October 20, 2017



So, here is my first ever blog post, I’m going to try and blog once a week (okay we all know that shit’s not gonna happen – but I promise I’ll try!). I was diagnosed with Type 1 Diabetes February 8th, 2016, but many months before that I was experiencing some super weird symptoms. I found myself constantly thirsty – I would down litres of water and still couldn’t be satisfied, I was always going to the bathroom every half an hour, I lost a shitload of weight (I’d kill to be that skinny again seriously it was amazing haha!) and I had what I thought was my period for 6 weeks straight. And look – I hate going to the doctors so I’m one of those people who avoid them at all costs, so that’s what I did, ignored it. I justified my excuses by thinking I was ran down, I just started working a second job and was working 70+ hours a week, so I really thought nothing of it. 


I still remember my work friend and I sitting in the office googling my symptoms and joking that it could be diabetes, but that’ll never happen to me, right? I finally went to the doctors and only 2 hours after I got my blood test done I got a call from my doctor saying to go to the hospital immediately. With tears streaming down my face I went to the hospital they requested me to go to. My blood sugars were too off the chart for them to get a reading (they started to get a reading at 40mmol (!!!!)) and there were staff waiting for me to put me in a coma. They were baffled by the fact that I felt 100% fine, was walking or wasn’t passed out, so no coma for me! 


For the next few hours, I was a human pin cushion, I had needles in both my arms and hands, handful of doctors and nurses pricking me, asking about my symptoms and whatnot. The girl next to me in emergency kept vomiting, so this alone was making my experience 1000x worse, I was pretty determined to get out of there asap. 


I finally got moved from emergency up to a suite, and had to spend the rest of the night there and I was giving myself insulin shots and testing my own blood sugars a few hours later. I stayed up the entire night catching up on some work and trying to process what the rest of my life is going to be like and making sure I sprinkled some cries every now and then. Also the fire alarm blaring all night wasn’t making it easy to sleep either (this fucking hospital I swear).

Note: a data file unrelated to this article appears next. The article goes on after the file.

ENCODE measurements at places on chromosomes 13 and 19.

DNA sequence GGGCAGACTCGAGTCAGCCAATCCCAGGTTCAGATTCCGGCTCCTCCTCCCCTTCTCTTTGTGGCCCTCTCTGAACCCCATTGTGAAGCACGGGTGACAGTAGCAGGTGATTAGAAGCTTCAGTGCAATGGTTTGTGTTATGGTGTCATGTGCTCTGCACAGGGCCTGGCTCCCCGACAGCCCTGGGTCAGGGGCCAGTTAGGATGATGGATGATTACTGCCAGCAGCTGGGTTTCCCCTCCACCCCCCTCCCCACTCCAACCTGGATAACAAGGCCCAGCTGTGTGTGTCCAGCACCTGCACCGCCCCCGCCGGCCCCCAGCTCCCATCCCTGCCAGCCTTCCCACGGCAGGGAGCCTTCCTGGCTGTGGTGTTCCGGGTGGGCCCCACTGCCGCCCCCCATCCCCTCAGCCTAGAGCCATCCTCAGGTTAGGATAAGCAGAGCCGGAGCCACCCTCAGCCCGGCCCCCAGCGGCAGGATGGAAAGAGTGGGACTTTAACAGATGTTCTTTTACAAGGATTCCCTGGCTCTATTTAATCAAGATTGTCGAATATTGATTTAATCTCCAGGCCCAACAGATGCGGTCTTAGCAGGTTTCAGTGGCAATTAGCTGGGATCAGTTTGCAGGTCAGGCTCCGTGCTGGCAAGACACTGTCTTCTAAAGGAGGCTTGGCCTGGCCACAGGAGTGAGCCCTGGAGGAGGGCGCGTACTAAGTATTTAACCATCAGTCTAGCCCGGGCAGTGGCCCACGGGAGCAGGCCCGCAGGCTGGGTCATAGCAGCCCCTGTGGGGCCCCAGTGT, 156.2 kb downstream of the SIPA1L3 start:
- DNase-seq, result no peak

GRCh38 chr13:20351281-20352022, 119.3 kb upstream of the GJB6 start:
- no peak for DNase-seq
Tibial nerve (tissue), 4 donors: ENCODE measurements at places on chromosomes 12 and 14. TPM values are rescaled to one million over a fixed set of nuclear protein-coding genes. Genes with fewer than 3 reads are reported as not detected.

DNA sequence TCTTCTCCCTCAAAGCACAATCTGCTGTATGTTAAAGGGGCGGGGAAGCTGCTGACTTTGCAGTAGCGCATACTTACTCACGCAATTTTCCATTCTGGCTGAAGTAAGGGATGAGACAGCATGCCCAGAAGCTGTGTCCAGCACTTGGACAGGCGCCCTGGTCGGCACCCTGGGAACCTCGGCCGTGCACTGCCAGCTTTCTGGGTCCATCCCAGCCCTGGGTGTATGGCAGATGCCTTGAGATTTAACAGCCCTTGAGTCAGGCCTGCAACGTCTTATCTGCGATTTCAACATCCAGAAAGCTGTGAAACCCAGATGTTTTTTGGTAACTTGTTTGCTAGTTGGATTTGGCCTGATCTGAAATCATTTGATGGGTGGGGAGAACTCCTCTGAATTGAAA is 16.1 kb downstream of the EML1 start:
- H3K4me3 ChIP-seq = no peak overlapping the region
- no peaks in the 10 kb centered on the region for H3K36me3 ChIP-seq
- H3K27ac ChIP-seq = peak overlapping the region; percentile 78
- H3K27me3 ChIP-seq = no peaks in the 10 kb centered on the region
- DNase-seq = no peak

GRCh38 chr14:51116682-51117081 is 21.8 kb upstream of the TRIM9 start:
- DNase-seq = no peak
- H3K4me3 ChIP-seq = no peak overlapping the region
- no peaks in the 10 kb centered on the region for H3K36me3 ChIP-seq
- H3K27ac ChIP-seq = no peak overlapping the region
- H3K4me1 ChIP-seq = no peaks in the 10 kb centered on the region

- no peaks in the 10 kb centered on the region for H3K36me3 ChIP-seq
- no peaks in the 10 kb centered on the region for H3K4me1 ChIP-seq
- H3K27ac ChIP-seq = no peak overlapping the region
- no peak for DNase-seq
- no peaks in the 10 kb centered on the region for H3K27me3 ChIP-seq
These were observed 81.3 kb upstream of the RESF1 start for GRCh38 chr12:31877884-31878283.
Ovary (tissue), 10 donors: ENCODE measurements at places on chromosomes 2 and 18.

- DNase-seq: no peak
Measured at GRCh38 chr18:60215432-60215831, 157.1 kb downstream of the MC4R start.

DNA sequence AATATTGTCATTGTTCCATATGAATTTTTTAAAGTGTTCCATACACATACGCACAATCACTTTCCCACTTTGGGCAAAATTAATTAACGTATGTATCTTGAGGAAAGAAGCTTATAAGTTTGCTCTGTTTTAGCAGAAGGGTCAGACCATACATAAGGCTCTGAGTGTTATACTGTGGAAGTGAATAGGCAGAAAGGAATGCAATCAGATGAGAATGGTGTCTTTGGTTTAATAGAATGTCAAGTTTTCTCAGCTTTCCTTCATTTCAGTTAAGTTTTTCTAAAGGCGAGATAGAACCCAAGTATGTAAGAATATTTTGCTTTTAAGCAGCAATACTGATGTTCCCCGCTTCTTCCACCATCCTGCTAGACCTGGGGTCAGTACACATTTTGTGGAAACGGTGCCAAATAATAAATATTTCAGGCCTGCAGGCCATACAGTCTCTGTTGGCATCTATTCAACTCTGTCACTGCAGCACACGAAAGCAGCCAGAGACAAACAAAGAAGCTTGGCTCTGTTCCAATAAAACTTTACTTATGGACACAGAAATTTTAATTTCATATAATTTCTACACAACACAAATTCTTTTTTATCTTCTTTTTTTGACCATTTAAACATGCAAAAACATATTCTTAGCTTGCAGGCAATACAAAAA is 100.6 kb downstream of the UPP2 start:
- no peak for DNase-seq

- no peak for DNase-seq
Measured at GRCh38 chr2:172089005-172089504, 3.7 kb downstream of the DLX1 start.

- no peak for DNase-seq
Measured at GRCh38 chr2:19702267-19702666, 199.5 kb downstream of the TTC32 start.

In the morning I was bombarded with specialists, dieticians and educators, giving me large chunks of information left, right and centre. Even though I was so overwhelmed and had no idea what I was doing, I was still allowed to go home that day, yayyyaaa! 


For about 2 weeks after my diagnosis, I cried myself to sleep, but at the same time I knew I had to be strong. One night I decided to look at #t1d hashtags on Instagram and found an entire community who was in the exact same boat as me, and since that day, I’ve never really cried about it. Knowing that you’re not alone dealing with a disease is such an incredible feeling. Back when I was sitting in hospital I was thinking that I’d have to eat healthy for the rest of my life and cut a lot of delicious food out, but here I am, eating more burritos and pasta I have ever eaten and having an HBA1C of 5.4 mmol.


Diabetes has changed my life, but certainly for the better. It’s taught me patience, resilience and to NEVER judge anyone, just because they’re happy and healthy on the outside, doesn’t mean it’s the same on the inside. It’s taught me to enjoy the little things in life and to never take a day of being healthy for granted. 

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DEAD PANCREAS GANG © Raffael Purcell 2017 |             @raffael.typeone  

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